Jon Jarvis: Love of Outdoors Rooted in Rockbridge County

By: Nancy Sorrells
OCTOBER 8, 2015

On the surface, the mountains and streams of the Shenandoah Valley have little in common with the halls of Congress. The connection, however, is Jonathan Jarvis, the 18th Director of the United States National Park Service, who was confirmed by the U.S. Senate in 2009. Jarvis, a Rockbridge County native and Natural Bridge High School graduate (class of ’71) will be coming home to his beloved Valley October 16 and 17 to help cement a legacy of conservation and love of the great outdoors that he and his brother Destry have spent their lives promoting.

A fundraiser reception and buffet honoring Director Jarvis will be held on Friday, October 16 at 6:30 P.M. at the Stonebridge Center in Natural Bridge Station, Virginia. The Appalachian Trail Community Celebration will take place on Saturday, October 17 from 9 A.M. – noon at the Glasgow Fairgrounds and will include activities such as guided hikes, A.T. games, wildlife activities, crosscut saw demonstrations, compass course and Leave No Trace games. Director Jarvis will be honored at a special presentation at noon.

“The inspiration for my work came out of the fantastic Shenandoah Valley,” Jarvis said recently. “I climbed every mountain within sight of my house. I fished every river.” He went on to add that his love for the natural world came from his parents – his mother was a teacher and his father served as the mayor of Glasgow while also running a barber shop that doubled as a game check station.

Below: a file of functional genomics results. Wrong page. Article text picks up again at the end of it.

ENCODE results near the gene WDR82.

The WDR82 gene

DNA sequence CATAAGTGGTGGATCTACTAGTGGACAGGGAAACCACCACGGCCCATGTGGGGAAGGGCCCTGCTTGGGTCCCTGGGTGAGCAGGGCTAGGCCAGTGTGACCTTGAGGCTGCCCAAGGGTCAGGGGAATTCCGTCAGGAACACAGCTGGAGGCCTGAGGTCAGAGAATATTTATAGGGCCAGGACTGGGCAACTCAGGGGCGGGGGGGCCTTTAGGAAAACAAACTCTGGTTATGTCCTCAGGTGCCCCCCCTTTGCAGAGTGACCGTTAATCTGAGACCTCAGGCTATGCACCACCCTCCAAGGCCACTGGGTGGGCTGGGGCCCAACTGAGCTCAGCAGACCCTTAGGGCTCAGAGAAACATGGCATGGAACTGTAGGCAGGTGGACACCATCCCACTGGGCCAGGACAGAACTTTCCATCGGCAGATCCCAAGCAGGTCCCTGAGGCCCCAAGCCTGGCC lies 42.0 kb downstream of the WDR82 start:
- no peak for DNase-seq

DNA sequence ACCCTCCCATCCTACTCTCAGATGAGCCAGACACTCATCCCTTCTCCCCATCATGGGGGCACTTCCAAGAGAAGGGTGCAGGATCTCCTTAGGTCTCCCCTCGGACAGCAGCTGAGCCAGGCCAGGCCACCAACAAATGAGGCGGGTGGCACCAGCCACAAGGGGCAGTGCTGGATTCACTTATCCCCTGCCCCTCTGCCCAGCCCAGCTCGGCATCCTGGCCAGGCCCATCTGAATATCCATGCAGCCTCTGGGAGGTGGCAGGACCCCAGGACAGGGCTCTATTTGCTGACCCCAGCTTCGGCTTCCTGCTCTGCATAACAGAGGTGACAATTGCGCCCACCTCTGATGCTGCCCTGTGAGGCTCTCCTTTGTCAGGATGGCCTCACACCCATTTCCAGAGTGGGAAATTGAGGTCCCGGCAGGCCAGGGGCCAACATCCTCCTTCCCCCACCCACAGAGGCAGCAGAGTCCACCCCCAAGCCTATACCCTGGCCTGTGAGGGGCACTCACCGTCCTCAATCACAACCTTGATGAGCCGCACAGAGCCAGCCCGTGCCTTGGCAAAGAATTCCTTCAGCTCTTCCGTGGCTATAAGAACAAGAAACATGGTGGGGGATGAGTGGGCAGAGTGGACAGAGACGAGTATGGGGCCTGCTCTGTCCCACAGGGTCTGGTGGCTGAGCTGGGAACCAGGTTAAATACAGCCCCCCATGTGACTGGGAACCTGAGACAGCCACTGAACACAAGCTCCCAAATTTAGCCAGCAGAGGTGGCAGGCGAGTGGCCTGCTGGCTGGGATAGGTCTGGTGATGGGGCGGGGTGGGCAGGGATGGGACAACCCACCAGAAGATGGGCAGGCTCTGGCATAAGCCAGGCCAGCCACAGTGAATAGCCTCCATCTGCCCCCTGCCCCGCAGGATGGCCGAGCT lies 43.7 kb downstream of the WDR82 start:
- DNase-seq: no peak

Confluence of the Maury and James Rivers in Glasgow, VA

“My dad was the classic outdoorsman and a patient hunter. We would go out in the woods and sit and watch the forest. After 15 or 20 minutes of sitting, the forest forgets that you are there. I can never take that for granted,” he added.

The homecoming for the Jarvis brothers comes on the eve of the National Park System’s 100th birthday, something that Jarvis and the nation are gearing up to celebrate in 2016. Not only will next year mark the Park Service Centennial, but it marks Jarvis’ 40th year with the system. Jarvis and older brother Destry both earned biology degrees at the College of William and Mary. Destry began working in the conservation field and suggested that Jon try the Park Service. The rest is history.

As is typical with Park Service careers, assignments took Jarvis hither and yon. He made superintendent at Craters of the Moon National Monument and Preserve in the 1990s and then moved on to a post in Alaska. He was serving as regional director for the Pacific West Region that includes Guam and American Samoa when he was tapped by President Barack Obama in 2009.

Jarvis sees the upcoming Centennial as a way to both celebrate and ensure that the 408 special outdoor and cultural Park Service places remain relevant for the next 100 years. “They represent our national character and are a field guide to our American values. We must find a way to connect to the next generation of park visitors, supporters, and advocates, and the centennial is the path to solving many of those challenges,” he said with passion.

On a more light-hearted note, he pointed out that the National Park Service is the only federal agency with a “constitutional mandate” to have fun. After all, it is right there in the Constitution: “the pursuit of happiness.”

And so for the last four decades Jarvis has been having fun preserving America’s special places with a love of the great outdoors that took root in the forests of Rockbridge County. He has now visited 290 of the Park Service’s special spots. When asked which park is his favorite, he just smiles and says softly, “I love all my children. All 408 of them. My favorite one is the last one I visited.”

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